Emma Bell gets a sneak peek at this year’s Montréal à Table.

Whether you enjoy Montreal for its culture, fashion or festivals, perhaps the best reason of all to visit Quebec’s largest city is for its food and drink – and now is the time to do it. In its fifth year, Montreal’s annual Restaurant Week, better known as MTLàTABLE, has returned with an impressive roster of dishes and dining opportunities with a three-course $21, $31 or $41 set price evening menu offered at 150 of the city’s restaurants. Taking place from November 3 to 13, 2016, the event, created by Tourisme Montreal and presented in collaboration with Les Vins du Languedoc, has become highly anticipated in a city renowned for its year-round festivals.

Good Food Revolution recently had the opportunity to experience a variety of the participating restaurants at the 2016 edition of MTLàTABLE, along with some of Montreal’s cultural attractions in honour of the city’s approaching 375th anniversary.

Our stay in Montreal began with a tour of the new observation deck Au Sommet Place Ville Marie and drinks with the after-work crowd on the outdoor patio at Les Enfants Terribles. The restaurant, situated on the 44th floor of 1 Place Ville Marie, offers 360-degree views of the city and bold, reinvented Quebec cuisine from Executive Chef Simon LaBorde.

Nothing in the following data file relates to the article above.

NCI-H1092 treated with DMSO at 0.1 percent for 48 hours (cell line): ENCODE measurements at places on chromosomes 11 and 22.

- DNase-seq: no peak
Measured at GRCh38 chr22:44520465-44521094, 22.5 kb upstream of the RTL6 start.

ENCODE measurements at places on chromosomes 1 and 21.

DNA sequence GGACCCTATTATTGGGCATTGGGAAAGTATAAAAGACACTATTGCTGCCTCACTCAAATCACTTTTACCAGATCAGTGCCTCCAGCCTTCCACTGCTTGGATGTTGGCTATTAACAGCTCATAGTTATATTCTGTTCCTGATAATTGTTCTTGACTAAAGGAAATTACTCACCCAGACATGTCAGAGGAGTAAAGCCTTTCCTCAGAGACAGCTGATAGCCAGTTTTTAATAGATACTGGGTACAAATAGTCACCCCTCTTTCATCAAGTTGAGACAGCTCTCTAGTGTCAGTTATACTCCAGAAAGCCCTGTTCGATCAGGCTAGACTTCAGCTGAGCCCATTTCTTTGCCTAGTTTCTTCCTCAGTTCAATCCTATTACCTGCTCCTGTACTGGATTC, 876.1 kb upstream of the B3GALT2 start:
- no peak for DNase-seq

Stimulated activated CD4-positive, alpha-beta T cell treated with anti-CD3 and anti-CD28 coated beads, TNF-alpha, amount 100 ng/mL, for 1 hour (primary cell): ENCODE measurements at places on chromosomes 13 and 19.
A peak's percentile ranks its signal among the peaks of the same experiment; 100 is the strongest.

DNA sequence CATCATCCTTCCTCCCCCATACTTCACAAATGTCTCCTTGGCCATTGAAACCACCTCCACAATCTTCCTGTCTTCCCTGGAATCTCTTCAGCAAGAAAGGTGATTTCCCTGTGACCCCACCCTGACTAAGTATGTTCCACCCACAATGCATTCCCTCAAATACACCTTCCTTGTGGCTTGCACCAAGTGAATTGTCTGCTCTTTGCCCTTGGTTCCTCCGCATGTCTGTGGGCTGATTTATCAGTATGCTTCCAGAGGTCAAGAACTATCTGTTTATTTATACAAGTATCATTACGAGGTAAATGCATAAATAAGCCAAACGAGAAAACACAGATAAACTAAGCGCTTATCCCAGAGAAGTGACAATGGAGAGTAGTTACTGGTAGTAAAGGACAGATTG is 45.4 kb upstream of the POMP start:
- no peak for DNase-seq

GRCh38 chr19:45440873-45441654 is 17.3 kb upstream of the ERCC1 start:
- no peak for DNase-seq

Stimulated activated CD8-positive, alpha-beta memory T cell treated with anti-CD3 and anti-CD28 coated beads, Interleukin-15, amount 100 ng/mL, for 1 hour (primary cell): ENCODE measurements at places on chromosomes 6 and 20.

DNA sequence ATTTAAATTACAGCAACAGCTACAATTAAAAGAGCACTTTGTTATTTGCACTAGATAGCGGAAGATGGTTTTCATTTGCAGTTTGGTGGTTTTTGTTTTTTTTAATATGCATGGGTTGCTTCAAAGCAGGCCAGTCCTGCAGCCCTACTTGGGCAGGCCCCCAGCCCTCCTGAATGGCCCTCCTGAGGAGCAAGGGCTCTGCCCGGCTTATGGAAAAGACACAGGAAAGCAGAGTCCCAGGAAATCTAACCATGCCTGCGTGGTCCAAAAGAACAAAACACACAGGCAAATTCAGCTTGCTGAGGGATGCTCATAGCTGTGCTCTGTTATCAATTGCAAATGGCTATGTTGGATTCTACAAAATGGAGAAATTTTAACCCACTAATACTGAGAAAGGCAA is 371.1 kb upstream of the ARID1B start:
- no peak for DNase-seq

Our thirsts quenched, we headed northeast to the Plateau, an eclectic and Bohemian neighbourhood, historically made up of immigrant groups from countries such as Greece, Portugal and Vietnam, now also home to students, artists and professionals. Our reason for visiting was to sample the fare at Lili Co., a cozy restaurant at the corner of St. Laurent and Villeneuve. Co-owned by wine manager and maître d’ Catherine Draws and Chef David Pellizzari, the restaurant is named for the partners’ daughter, Lili. Offering dishes inspired by the seasons, the weather and the market, the owners take pride in doing business with “farmers, pickers, winemakers, dairy farmers and cheese-makers whose souls are important to us and with whom we can share a drink from time to time.”